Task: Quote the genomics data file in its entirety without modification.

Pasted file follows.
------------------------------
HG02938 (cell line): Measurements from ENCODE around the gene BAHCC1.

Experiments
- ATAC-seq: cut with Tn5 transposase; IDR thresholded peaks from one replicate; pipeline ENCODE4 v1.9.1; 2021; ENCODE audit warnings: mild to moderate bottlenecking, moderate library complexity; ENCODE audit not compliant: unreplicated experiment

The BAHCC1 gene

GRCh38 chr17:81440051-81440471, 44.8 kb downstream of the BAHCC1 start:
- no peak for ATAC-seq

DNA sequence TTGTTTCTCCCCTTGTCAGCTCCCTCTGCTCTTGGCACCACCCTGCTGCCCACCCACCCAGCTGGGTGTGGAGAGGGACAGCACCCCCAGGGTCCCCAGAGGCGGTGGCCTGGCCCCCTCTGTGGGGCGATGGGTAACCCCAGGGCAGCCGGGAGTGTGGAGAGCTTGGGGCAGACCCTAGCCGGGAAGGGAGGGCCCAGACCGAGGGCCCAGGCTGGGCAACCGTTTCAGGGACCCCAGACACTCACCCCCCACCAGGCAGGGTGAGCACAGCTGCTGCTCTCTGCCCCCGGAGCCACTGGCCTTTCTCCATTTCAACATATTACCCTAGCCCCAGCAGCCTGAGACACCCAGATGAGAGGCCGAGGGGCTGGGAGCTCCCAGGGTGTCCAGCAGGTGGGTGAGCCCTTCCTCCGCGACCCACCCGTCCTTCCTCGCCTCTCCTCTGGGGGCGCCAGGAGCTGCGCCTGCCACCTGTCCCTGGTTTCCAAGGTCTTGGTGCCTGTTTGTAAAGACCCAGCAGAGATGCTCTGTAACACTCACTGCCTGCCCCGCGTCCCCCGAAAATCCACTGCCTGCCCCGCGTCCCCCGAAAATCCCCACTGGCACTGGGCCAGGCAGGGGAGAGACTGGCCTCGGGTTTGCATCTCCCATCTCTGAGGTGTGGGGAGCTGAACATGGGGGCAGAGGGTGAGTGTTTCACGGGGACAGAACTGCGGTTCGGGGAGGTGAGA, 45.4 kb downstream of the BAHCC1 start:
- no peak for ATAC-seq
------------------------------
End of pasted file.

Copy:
HG02938 (cell line): Measurements from ENCODE around the gene BAHCC1.

Experiments
- ATAC-seq: cut with Tn5 transposase; IDR thresholded peaks from one replicate; pipeline ENCODE4 v1.9.1; 2021; ENCODE audit warnings: mild to moderate bottlenecking, moderate library complexity; ENCODE audit not compliant: unreplicated experiment

The BAHCC1 gene

GRCh38 chr17:81440051-81440471, 44.8 kb downstream of the BAHCC1 start:
- no peak for ATAC-seq

DNA sequence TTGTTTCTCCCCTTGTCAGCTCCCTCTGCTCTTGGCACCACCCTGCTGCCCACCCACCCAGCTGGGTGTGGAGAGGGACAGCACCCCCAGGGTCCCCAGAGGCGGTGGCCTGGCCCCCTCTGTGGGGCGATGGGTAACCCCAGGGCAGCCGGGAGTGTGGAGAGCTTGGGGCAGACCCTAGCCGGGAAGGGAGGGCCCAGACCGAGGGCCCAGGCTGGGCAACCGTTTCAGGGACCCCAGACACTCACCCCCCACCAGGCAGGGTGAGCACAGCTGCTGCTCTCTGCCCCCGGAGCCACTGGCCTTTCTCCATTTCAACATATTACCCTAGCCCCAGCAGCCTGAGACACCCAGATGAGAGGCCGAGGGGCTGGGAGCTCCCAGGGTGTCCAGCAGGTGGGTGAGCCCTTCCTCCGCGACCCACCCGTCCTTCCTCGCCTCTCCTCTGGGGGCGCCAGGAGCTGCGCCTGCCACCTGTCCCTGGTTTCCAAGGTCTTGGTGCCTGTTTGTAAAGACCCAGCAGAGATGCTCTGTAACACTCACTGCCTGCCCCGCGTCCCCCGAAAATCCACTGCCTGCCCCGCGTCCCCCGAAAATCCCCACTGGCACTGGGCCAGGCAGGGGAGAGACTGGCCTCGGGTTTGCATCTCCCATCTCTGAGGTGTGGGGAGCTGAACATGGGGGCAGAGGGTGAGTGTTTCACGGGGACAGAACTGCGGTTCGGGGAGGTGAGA, 45.4 kb downstream of the BAHCC1 start:
- no peak for ATAC-seq